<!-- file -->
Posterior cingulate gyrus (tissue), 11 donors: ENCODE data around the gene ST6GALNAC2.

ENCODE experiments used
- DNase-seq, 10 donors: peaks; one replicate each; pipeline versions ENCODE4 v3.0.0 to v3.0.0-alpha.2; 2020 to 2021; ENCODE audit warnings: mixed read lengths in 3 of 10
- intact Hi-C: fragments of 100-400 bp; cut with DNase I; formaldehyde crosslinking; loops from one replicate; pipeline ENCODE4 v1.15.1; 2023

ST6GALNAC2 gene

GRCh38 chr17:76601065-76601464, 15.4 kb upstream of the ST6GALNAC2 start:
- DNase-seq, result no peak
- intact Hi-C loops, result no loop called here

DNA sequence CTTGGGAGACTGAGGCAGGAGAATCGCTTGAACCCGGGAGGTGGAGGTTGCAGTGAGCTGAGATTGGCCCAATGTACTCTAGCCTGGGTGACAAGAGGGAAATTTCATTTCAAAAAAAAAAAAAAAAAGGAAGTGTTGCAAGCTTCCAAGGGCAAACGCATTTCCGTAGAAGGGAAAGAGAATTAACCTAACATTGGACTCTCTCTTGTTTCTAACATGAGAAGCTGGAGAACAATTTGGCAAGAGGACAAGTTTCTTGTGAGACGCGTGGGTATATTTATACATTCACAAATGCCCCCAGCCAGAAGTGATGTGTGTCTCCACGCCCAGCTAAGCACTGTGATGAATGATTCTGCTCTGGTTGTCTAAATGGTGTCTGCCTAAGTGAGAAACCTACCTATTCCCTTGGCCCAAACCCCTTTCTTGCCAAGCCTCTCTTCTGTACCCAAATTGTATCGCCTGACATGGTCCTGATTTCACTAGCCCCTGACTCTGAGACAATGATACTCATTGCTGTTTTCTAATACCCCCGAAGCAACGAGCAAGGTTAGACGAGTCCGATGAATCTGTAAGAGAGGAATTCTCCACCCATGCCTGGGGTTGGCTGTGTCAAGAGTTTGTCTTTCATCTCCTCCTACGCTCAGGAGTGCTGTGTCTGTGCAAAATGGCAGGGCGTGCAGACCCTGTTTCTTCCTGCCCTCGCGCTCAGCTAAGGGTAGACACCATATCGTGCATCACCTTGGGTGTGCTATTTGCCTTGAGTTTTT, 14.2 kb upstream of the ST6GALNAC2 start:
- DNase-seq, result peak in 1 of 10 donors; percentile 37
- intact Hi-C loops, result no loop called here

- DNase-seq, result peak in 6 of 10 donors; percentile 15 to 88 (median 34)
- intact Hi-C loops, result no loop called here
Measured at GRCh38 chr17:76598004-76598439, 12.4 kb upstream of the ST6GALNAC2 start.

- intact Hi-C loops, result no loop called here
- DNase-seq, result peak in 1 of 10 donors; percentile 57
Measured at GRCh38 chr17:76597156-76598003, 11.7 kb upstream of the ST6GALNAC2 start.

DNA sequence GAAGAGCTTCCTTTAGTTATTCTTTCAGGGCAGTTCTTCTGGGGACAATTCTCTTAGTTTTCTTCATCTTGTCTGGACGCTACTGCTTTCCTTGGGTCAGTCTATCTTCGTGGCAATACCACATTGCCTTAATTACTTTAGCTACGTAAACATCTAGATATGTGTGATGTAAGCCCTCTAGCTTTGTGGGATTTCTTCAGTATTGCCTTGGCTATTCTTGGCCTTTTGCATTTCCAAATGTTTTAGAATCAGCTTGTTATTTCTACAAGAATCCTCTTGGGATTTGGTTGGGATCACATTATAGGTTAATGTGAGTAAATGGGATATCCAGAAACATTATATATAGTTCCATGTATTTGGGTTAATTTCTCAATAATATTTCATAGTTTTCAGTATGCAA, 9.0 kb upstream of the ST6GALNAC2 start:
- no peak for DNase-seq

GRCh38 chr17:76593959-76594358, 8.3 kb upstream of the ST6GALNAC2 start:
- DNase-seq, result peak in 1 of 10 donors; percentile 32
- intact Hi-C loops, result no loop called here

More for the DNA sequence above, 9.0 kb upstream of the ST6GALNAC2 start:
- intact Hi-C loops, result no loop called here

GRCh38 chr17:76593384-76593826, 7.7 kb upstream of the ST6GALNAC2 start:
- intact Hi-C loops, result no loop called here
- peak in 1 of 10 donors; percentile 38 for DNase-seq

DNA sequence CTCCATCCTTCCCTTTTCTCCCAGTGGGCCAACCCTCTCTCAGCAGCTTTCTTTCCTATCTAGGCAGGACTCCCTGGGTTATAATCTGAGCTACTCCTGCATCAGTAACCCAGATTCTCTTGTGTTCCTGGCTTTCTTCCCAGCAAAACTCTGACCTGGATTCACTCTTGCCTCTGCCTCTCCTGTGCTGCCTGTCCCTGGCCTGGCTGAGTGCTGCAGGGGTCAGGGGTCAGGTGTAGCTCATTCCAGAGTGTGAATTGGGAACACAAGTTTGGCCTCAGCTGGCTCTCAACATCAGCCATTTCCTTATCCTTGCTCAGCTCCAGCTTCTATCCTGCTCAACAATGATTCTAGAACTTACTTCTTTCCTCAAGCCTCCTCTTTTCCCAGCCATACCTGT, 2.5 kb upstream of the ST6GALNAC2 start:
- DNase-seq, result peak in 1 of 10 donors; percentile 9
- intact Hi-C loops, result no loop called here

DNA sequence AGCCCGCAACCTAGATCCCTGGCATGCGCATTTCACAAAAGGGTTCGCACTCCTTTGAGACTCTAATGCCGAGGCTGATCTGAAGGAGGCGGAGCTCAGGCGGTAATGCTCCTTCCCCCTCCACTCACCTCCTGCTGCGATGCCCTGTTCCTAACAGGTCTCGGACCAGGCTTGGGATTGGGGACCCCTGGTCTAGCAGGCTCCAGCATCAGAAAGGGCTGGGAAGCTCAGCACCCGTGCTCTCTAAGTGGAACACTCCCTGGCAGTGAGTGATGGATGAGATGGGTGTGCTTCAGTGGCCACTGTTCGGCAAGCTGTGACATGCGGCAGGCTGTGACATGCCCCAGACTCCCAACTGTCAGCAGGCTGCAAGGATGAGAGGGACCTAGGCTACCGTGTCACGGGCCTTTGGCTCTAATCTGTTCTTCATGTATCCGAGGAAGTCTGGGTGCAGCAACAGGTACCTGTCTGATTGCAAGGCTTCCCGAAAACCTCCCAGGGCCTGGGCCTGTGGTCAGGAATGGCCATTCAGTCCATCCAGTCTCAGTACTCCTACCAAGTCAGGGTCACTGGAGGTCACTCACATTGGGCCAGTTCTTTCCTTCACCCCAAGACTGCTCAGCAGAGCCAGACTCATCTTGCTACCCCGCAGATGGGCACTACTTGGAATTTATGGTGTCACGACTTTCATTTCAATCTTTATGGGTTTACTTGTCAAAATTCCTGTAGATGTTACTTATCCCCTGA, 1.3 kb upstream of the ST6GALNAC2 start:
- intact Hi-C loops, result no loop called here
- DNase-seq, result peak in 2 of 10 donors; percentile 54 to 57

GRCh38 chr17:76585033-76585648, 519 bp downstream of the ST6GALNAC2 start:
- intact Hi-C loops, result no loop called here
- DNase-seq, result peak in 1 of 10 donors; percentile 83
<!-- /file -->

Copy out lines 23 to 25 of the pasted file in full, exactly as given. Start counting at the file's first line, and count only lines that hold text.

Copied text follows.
More for the DNA sequence above, 9.0 kb upstream of the ST6GALNAC2 start:
- intact Hi-C loops, result no loop called here

GRCh38 chr17:76593384-76593826, 7.7 kb upstream of the ST6GALNAC2 start: